As the party began in San Antonio on Sunday night, a dejected LeBron James walked off the court without a third championship. As he sat at the podium for his postgame press conference, he deflected questions about his future. "I will deal with my summer when it gets to that point," he said. "Me and my team will sit down and deal with it."
Four years ago, after a very tough second round series in which the Cleveland Cavaliers lost to the Boston Celtics, LeBron said, "Me and my team, we have a game plan that we'll execute and we'll see where we're at."
That game plan involved a live special on ESPN that earned LeBron the scorn of fans in Cleveland, and around the country. I'm sure his team learned from the backlash, and they will have a slightly different game plan this time around.
The fascinating question, of course, will revolve around where he ends up. Will he pick up his player option for one more season in Miami? Will he agree to a longer extension with the Heat? Or will he seek greener pastures elsewhere?
Many Cavs fans are sick of the speculation. That's understandable. After LeBron spurned the city in 2010, we were given a short amount of time to be angry before getting immediately hit with rumors that he might come back someday. And for at least the last two years, every move made by the organization has been viewed in the context of what it will mean in terms of trying to get LeBron to come back. Some of that is the organization's own fault; some of it is the result of the media's tendency toward certain narratives. Either way, it's been exhausting, and I've done my best to ignore it.
But we can't ignore it anymore. The fact is, LeBron's second unrestricted free agency is potentially upon us, and there is a chance that he will choose to return to the franchise that drafted him.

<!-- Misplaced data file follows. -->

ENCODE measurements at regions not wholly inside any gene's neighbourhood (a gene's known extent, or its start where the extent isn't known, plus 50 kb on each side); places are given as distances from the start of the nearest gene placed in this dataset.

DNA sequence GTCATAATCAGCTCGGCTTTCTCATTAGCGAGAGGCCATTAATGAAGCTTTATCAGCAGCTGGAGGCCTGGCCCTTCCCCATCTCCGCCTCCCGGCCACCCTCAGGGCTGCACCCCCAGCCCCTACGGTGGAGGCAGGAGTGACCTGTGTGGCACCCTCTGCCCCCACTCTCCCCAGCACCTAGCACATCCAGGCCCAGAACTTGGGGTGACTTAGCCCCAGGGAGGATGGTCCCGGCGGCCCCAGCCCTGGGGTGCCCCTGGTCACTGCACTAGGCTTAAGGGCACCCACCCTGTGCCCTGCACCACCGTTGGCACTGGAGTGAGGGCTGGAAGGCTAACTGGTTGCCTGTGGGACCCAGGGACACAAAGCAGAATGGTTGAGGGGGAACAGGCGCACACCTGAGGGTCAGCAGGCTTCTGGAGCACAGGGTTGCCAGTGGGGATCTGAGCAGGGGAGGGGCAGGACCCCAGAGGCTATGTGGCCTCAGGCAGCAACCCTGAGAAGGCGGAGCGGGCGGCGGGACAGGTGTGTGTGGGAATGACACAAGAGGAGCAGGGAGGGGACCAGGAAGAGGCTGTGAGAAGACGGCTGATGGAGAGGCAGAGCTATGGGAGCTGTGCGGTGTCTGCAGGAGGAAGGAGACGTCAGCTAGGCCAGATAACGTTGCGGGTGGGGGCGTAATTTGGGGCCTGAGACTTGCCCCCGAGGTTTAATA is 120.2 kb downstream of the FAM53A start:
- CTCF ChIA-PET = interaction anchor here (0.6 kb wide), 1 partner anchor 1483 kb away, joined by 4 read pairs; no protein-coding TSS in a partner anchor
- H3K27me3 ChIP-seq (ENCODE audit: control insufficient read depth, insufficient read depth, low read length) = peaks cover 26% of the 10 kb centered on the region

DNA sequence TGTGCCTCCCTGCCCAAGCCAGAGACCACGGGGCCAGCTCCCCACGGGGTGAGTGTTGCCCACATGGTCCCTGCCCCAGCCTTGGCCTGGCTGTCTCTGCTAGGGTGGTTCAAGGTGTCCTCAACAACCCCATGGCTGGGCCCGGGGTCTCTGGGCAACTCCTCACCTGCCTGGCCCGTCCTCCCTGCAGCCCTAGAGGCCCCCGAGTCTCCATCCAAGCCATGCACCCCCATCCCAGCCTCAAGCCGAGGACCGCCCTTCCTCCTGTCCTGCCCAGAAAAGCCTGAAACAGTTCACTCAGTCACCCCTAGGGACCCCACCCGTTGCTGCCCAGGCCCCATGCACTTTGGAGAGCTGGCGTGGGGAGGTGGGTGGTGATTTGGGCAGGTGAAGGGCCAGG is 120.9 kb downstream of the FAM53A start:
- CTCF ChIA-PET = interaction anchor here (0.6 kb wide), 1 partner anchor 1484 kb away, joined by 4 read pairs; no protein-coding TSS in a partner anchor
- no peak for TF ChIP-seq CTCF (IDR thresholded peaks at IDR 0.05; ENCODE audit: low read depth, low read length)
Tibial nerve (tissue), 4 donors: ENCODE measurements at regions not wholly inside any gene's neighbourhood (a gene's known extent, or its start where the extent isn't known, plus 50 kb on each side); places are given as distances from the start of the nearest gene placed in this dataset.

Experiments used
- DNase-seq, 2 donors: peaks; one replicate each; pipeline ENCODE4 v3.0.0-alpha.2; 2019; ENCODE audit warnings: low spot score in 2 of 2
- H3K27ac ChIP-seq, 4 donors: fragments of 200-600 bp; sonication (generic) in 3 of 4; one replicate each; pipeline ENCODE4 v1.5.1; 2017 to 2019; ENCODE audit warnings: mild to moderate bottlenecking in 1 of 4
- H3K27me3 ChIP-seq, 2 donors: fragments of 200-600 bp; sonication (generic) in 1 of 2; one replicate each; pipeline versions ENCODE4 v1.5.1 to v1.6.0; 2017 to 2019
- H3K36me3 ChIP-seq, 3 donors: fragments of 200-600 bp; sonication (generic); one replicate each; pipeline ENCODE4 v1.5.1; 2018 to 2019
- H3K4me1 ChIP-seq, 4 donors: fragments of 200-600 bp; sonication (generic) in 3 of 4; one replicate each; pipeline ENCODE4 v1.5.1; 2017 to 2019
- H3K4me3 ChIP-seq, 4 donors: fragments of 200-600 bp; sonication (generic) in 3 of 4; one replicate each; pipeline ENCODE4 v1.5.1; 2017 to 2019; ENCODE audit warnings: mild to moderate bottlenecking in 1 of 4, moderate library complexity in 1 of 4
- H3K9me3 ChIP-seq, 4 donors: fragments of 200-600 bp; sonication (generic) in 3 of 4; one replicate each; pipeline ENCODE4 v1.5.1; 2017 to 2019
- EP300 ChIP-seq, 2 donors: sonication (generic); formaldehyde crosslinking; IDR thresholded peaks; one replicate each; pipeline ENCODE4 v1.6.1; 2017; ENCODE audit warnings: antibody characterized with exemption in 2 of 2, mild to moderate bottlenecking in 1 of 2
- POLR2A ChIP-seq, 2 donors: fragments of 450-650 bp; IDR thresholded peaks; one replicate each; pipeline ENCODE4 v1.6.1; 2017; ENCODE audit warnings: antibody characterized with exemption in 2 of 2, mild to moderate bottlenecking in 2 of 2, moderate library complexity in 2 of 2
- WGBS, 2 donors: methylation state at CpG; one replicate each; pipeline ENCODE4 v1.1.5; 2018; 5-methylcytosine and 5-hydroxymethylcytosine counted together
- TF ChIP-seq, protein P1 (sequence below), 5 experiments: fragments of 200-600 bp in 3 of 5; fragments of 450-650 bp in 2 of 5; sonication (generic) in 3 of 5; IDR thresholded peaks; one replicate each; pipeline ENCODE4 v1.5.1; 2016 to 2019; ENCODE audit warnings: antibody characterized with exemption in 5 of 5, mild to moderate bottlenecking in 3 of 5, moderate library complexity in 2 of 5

Some dismiss the idea as a pipe dream. I do not, simply because so many people who theoretically have some insight into his thinking have said that it is a real possibility. ESPN's Stephen A. Smith -- who broke the story that LeBron was planning to team up with Dwyane Wade and Chris Bosh in Miami back in 2010 -- said that Cleveland was a possible destination for LeBron on Brian Windhorst's podcast in April. For his part, Windhorst was the one who started these rumors back in January of 2012 when he said, "I'm not saying it's happening in 2014, but before it's all over, LeBron will play [for] Cleveland." It may not be likely, but it's quite clearly a possibility.
And if LeBron were to make the choice to come back and play near his hometown, it would instantly make Cleveland a contender in the East. Pairing Kyrie Irving with LeBron would give the Cavs the best duo in the conference, and David Griffin would have plenty of assets at his disposal to surround that duo with a very strong supporting cast.
There would certainly be a faction of fans who would not welcome him back. However, Cavs fans want to win, and I think most of us would be excited by the prospect of instantly having a contender to root for. That is, if it were to actually end up happening.
Four years ago, LeBron had to choose between his loyalty to the Cavs, or the chance to string together titles with Wade and Bosh. This time, the appeal of Miami may have faded somewhat as Wade has aged, but I would not underestimate Pat Riley's ability to reinvent his team. And "loyalty" may now be on the side of the Heat as well. When it's all said and done, it seems most likely that LeBron will stay right where he is.
The biggest lesson from 2010, though, is that it is foolish to try to predict what he will do. We know that he will not be constrained by our expectations. There has to be a part of him that is intrigued by the idea of returning home to become the conquering hero. He has to know that immortality awaits the man who can deliver Cleveland its first professional sports title in 50 years. And that is why there is at least a chance.